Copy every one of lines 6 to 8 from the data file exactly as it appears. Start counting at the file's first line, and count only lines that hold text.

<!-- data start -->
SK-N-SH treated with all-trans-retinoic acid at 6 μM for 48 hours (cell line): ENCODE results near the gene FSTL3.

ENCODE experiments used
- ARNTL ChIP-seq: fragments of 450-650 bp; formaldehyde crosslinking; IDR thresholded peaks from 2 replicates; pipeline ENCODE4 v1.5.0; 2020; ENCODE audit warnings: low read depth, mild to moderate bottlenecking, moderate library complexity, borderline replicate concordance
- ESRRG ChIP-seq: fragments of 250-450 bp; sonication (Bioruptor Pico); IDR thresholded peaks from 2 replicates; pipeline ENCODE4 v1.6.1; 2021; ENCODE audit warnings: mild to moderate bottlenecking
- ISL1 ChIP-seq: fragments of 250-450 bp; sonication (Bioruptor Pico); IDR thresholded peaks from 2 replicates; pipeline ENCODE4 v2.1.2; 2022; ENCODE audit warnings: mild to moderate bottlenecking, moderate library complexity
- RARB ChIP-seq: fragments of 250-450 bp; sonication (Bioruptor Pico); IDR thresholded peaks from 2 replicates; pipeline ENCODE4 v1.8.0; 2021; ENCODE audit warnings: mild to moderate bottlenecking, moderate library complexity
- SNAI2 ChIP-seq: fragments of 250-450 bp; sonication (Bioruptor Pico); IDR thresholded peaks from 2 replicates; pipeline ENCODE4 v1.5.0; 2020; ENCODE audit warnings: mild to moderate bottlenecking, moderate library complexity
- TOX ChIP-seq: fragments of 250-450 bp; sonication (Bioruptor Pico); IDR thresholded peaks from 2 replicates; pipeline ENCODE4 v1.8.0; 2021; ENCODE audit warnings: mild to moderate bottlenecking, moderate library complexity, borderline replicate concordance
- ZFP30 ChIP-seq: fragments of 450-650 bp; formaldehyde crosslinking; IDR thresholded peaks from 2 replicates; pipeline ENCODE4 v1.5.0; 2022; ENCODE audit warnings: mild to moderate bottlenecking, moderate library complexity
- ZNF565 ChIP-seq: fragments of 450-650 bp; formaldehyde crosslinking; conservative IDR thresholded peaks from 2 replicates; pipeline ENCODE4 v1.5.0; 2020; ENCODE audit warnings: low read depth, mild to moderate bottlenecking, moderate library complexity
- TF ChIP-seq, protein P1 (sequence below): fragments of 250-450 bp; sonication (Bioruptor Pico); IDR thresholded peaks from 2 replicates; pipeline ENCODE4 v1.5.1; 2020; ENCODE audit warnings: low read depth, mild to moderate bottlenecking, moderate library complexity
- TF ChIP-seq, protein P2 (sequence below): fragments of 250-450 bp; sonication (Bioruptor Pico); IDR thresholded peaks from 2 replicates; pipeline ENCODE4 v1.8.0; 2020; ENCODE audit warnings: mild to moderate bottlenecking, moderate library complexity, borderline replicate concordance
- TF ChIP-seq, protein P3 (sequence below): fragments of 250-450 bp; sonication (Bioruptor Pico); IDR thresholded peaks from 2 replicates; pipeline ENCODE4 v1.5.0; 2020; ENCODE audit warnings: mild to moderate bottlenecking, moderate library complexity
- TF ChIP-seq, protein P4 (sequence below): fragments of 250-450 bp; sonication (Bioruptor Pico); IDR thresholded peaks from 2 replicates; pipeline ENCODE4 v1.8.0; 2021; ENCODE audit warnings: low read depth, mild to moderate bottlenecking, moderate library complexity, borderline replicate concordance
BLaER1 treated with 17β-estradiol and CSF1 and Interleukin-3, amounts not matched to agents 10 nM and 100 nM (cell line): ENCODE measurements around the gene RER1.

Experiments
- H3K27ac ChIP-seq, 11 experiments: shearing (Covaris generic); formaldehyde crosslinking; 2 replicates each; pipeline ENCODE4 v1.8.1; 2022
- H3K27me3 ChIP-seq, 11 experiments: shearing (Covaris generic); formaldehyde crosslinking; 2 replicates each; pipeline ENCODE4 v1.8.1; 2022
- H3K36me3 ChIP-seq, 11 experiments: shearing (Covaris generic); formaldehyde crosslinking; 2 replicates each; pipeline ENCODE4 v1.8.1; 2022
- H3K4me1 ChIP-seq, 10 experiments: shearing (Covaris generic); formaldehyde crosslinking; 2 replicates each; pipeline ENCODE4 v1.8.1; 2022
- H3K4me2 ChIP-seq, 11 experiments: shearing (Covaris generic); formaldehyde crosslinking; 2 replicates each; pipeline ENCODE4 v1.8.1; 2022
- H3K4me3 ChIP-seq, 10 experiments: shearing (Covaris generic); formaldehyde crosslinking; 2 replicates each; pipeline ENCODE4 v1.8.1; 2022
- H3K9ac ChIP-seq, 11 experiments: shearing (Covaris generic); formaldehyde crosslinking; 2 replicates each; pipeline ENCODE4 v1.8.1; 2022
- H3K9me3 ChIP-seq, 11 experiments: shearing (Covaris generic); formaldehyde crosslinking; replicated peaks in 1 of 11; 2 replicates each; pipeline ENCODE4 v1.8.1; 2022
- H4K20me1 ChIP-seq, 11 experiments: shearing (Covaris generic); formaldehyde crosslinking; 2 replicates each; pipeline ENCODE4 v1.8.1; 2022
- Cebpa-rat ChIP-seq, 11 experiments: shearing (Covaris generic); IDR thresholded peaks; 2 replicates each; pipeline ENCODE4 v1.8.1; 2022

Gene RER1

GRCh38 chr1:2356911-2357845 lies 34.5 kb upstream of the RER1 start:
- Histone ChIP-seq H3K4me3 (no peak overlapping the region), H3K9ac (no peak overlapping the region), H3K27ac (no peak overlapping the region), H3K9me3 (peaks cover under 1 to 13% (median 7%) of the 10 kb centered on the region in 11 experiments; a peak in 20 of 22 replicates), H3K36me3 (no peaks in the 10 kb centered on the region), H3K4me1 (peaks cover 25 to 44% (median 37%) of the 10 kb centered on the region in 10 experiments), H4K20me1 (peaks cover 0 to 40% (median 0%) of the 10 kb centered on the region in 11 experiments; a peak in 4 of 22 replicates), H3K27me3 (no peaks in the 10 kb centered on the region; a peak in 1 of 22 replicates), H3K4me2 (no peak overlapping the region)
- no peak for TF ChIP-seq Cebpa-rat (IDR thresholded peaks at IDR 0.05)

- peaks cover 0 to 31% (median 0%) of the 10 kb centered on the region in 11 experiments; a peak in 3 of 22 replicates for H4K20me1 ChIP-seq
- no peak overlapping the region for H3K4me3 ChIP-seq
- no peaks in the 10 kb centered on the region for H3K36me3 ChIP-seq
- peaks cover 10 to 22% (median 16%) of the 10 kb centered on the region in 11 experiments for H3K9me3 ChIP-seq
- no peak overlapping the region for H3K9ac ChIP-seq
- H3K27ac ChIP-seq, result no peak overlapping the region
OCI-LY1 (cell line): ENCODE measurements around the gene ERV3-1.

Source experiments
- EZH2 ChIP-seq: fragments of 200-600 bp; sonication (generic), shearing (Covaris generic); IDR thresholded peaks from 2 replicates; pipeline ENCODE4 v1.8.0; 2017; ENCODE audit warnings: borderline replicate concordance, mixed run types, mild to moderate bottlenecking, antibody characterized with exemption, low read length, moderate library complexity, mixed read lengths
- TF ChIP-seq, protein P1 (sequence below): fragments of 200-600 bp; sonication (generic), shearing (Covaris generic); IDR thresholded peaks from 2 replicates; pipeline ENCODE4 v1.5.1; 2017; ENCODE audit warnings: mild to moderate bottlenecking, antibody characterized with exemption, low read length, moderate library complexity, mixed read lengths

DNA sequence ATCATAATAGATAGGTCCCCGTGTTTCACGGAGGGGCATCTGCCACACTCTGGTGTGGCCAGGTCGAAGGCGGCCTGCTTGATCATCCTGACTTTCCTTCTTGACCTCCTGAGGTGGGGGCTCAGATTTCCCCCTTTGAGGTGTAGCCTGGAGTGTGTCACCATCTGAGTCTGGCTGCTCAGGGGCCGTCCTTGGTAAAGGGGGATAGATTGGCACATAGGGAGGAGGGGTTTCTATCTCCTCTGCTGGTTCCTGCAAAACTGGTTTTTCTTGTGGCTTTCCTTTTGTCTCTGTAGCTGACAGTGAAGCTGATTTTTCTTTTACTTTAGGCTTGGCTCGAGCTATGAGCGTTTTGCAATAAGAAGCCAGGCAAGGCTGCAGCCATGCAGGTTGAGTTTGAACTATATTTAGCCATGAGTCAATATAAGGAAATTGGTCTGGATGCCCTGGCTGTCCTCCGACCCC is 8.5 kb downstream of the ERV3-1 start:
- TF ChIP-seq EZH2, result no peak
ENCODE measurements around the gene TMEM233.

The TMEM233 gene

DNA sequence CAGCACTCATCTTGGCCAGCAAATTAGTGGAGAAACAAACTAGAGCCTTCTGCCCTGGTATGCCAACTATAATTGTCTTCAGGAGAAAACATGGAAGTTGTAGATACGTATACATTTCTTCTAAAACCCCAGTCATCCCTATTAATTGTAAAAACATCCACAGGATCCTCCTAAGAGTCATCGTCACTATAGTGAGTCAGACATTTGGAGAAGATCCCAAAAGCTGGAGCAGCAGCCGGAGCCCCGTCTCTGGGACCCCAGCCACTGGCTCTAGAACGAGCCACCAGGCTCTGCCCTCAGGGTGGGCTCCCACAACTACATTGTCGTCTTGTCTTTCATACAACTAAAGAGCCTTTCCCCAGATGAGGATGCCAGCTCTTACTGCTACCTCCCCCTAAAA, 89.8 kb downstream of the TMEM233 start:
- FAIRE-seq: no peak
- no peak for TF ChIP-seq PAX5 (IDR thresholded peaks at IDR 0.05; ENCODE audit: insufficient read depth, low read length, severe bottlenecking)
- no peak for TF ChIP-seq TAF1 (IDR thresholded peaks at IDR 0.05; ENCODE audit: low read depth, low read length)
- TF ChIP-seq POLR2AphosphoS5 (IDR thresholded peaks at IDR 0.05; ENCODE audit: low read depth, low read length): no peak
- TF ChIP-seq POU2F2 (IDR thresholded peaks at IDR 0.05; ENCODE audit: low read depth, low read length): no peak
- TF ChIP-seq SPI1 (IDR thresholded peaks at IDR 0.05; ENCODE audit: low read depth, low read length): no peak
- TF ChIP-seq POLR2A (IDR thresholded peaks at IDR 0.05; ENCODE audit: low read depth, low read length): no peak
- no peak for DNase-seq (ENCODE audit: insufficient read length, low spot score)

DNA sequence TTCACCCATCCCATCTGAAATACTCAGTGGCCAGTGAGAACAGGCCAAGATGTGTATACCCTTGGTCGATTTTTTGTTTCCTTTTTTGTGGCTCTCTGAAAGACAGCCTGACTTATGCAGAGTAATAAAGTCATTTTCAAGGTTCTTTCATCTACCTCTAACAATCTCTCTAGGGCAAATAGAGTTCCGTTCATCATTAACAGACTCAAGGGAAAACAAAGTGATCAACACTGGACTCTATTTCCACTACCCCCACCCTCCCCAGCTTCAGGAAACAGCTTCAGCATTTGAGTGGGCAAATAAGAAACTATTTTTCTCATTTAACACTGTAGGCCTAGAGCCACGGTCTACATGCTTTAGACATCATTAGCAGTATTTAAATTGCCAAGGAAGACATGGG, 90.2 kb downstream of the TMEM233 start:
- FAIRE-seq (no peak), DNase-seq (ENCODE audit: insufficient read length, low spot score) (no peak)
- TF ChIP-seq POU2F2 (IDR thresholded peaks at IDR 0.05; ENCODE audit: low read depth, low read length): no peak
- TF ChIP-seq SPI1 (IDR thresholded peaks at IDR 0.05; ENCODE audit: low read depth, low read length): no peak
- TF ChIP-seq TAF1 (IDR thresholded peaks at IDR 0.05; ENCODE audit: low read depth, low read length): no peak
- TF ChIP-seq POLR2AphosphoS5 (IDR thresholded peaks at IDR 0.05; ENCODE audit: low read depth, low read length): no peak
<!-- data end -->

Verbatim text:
- RARB ChIP-seq: fragments of 250-450 bp; sonication (Bioruptor Pico); IDR thresholded peaks from 2 replicates; pipeline ENCODE4 v1.8.0; 2021; ENCODE audit warnings: mild to moderate bottlenecking, moderate library complexity
- SNAI2 ChIP-seq: fragments of 250-450 bp; sonication (Bioruptor Pico); IDR thresholded peaks from 2 replicates; pipeline ENCODE4 v1.5.0; 2020; ENCODE audit warnings: mild to moderate bottlenecking, moderate library complexity
- TOX ChIP-seq: fragments of 250-450 bp; sonication (Bioruptor Pico); IDR thresholded peaks from 2 replicates; pipeline ENCODE4 v1.8.0; 2021; ENCODE audit warnings: mild to moderate bottlenecking, moderate library complexity, borderline replicate concordance